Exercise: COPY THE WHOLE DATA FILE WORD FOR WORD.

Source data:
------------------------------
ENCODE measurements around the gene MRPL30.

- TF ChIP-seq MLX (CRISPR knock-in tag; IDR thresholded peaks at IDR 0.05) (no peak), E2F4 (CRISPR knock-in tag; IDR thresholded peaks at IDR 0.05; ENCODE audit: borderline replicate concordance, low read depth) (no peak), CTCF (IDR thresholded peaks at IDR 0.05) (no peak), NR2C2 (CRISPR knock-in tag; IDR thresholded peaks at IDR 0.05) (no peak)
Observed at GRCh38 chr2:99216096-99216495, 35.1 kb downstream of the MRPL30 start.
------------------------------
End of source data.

ENCODE measurements around the gene MRPL30.

- TF ChIP-seq MLX (CRISPR knock-in tag; IDR thresholded peaks at IDR 0.05) (no peak), E2F4 (CRISPR knock-in tag; IDR thresholded peaks at IDR 0.05; ENCODE audit: borderline replicate concordance, low read depth) (no peak), CTCF (IDR thresholded peaks at IDR 0.05) (no peak), NR2C2 (CRISPR knock-in tag; IDR thresholded peaks at IDR 0.05) (no peak)
Observed at GRCh38 chr2:99216096-99216495, 35.1 kb downstream of the MRPL30 start.